Olympic gold: If you ain't first, you're last?

Aussie athletes seem to be taking 
Ricky Bobby's attitude to finishing
The most memorable line from the film Talladega Nights is: If you ain't first, you're last.

This seems to be an attitude copied by many of our Olympic athletes.  But let's pause for a minute, because I love the Olympics.

In fact, I love them so much that the other night I set my alarm for 5:19am so I could wake up and watch the final of the men’s 100m freestyle… and then try and go back to bed again 53 seconds later after the race.

I’m getting the sense that much of the rest of Australia loves the Olympics too, especially given the reactions to the so-called sub-par performances of Australia’s athletes.

If there’s one thing that’s got the media, athletes and fans fired up, it’s the reactions to Australia’s silver and bronze medals, and numerous 4th, 5th and 6th places.

Just the other night, Emily Seebohm clocked a seriously quick 100m backstroke time to narrowly lose to the American 17 year old prodigy, Missy Franklin.  Post race, Seebohm was interviewed by Grant ‘Let me try and turn this piano over and destroy my apartment’ Hackett and she was more than a little upset.

In fact, she bawled her eyes out feeling absolutely distraught that she’d let both ‘Australia’ and ‘her parents’ down.

Holy moly.  The girl just won (yes, WON) a silver medal and was beaten by an absolute freak of an athlete, yet this was still seriously disappointing for her.

I wonder what the reactions would be like if these athletes won?  I’m nowehere near qualified or justified to answer… but I’ll do it anyway.

Sure, they’d be happy.  Yes, they’d celebrate.  But I wonder if, because of all the hype, expectation and pressure, they’d react with more relief than genuine thrill?

In fact, my housemate showed me a video of the best reaction to a gold medal at these Olympics so far.

It didn’t even come from an athlete.  It came from the athlete's Dad.

South African swimmer Chad Le Clos beat Michael Phelps, aka Superman, in the 200m butterfly by the closest of margins and his Dad was interviewed afterwards on BBC.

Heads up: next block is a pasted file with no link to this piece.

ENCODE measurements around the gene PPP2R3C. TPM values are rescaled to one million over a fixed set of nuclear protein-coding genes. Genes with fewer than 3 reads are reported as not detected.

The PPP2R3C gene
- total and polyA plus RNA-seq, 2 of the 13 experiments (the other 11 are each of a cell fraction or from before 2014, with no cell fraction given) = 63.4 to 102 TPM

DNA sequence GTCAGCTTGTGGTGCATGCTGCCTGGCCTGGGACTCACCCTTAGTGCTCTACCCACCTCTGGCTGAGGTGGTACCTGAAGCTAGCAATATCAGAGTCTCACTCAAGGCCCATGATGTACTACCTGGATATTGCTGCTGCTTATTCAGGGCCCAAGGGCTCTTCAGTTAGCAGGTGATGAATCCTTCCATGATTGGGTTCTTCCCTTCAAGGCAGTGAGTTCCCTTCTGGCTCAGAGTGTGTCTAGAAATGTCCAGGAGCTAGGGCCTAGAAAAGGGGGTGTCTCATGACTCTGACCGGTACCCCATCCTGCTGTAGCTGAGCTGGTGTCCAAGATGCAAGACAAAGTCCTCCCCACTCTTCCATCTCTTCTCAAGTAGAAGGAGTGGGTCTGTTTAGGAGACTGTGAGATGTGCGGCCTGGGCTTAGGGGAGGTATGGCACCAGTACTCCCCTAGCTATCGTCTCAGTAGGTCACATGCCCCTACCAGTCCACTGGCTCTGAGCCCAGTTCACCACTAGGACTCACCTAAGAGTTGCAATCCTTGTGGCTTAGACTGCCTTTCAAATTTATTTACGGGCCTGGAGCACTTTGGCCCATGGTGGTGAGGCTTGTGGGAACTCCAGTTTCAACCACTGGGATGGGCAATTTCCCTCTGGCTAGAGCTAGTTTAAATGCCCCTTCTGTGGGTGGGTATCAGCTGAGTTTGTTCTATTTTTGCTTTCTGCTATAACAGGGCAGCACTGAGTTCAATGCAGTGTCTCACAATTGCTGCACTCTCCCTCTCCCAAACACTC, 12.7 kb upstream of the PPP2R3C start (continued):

What an interview!  That man is the happiest Dad in the world.  And judging from what Le Clos said post-race “I was just honoured to be in the final” I’m pretty sure his Dad would’ve been just as proud if his son had won silver, bronze, or not even won a medal.

As a competitive kind of guy, I can understand the massive disappointment of not winning.  Especially when you were ‘expecting’ to win.

Harvard Business Review dared to ask if some people’s obsession with winning was too much?  They examined Michael Phelps and wrote:

“Just consider a winner such as Michael Phelps, who decided to move on from swimming after winning his 8 gold medals in Beijing four years ago. Very quickly, he found himself in a depression that lasted until he got back in the water and started training again, presumably hoping to recapture the feeling of satisfaction he'd lost so quickly. Whatever happens in these Olympics, Phelps must face the same question again once his races are over. "Is there anything in life so disenchanting as attainment?" asked the poet Robert Louis Stevenson.”

When winning at all costs becomes the driving force of your life, you’ll eventually lose and realise that… really… there’s gotta be more to life.

For an example of a, perhaps, better attitude, look at the reaction of Australian Christian Sprenger from the 100m breaststroke for the right reaction to winning silver.  He was thrilled.  He was happy.

So what have I learned from London 2012 week one?  

If you ain't first, you're last.


Unknown said…
Love your post, Dylan, though I'm now on the receiving end of my Dad's vicarious sports dreams - the pressure's on the score a gold in Auckland!